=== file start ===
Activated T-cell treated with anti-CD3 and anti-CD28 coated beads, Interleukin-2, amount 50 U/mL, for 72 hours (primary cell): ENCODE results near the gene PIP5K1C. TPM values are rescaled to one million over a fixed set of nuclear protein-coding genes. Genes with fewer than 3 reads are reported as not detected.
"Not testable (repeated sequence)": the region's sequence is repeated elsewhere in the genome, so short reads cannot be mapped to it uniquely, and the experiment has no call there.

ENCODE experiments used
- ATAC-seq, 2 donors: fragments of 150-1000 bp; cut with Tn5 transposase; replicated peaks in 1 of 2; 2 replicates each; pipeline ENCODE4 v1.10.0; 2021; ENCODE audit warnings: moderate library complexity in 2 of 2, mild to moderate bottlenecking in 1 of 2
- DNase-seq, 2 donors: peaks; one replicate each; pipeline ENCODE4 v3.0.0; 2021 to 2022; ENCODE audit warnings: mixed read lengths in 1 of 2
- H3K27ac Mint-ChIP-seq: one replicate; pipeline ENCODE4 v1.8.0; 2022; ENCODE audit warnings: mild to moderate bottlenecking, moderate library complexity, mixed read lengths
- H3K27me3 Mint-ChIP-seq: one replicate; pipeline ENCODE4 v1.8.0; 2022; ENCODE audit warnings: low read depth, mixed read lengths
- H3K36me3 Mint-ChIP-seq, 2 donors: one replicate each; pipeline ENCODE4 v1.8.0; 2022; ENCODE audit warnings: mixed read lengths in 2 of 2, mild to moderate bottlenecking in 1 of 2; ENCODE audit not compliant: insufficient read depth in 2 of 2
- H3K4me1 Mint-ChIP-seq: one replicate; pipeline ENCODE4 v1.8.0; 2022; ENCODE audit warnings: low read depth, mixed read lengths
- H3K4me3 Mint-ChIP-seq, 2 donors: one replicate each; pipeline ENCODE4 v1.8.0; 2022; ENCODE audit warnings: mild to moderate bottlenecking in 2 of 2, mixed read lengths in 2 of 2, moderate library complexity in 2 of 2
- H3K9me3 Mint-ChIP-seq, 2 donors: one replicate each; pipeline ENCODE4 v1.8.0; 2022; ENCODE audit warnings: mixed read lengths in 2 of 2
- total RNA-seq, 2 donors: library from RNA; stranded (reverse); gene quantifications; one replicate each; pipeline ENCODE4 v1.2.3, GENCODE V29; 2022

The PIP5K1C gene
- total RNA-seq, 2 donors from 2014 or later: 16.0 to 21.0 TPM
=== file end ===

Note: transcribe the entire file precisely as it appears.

Activated T-cell treated with anti-CD3 and anti-CD28 coated beads, Interleukin-2, amount 50 U/mL, for 72 hours (primary cell): ENCODE results near the gene PIP5K1C. TPM values are rescaled to one million over a fixed set of nuclear protein-coding genes. Genes with fewer than 3 reads are reported as not detected.
"Not testable (repeated sequence)": the region's sequence is repeated elsewhere in the genome, so short reads cannot be mapped to it uniquely, and the experiment has no call there.

ENCODE experiments used
- ATAC-seq, 2 donors: fragments of 150-1000 bp; cut with Tn5 transposase; replicated peaks in 1 of 2; 2 replicates each; pipeline ENCODE4 v1.10.0; 2021; ENCODE audit warnings: moderate library complexity in 2 of 2, mild to moderate bottlenecking in 1 of 2
- DNase-seq, 2 donors: peaks; one replicate each; pipeline ENCODE4 v3.0.0; 2021 to 2022; ENCODE audit warnings: mixed read lengths in 1 of 2
- H3K27ac Mint-ChIP-seq: one replicate; pipeline ENCODE4 v1.8.0; 2022; ENCODE audit warnings: mild to moderate bottlenecking, moderate library complexity, mixed read lengths
- H3K27me3 Mint-ChIP-seq: one replicate; pipeline ENCODE4 v1.8.0; 2022; ENCODE audit warnings: low read depth, mixed read lengths
- H3K36me3 Mint-ChIP-seq, 2 donors: one replicate each; pipeline ENCODE4 v1.8.0; 2022; ENCODE audit warnings: mixed read lengths in 2 of 2, mild to moderate bottlenecking in 1 of 2; ENCODE audit not compliant: insufficient read depth in 2 of 2
- H3K4me1 Mint-ChIP-seq: one replicate; pipeline ENCODE4 v1.8.0; 2022; ENCODE audit warnings: low read depth, mixed read lengths
- H3K4me3 Mint-ChIP-seq, 2 donors: one replicate each; pipeline ENCODE4 v1.8.0; 2022; ENCODE audit warnings: mild to moderate bottlenecking in 2 of 2, mixed read lengths in 2 of 2, moderate library complexity in 2 of 2
- H3K9me3 Mint-ChIP-seq, 2 donors: one replicate each; pipeline ENCODE4 v1.8.0; 2022; ENCODE audit warnings: mixed read lengths in 2 of 2
- total RNA-seq, 2 donors: library from RNA; stranded (reverse); gene quantifications; one replicate each; pipeline ENCODE4 v1.2.3, GENCODE V29; 2022

The PIP5K1C gene
- total RNA-seq, 2 donors from 2014 or later: 16.0 to 21.0 TPM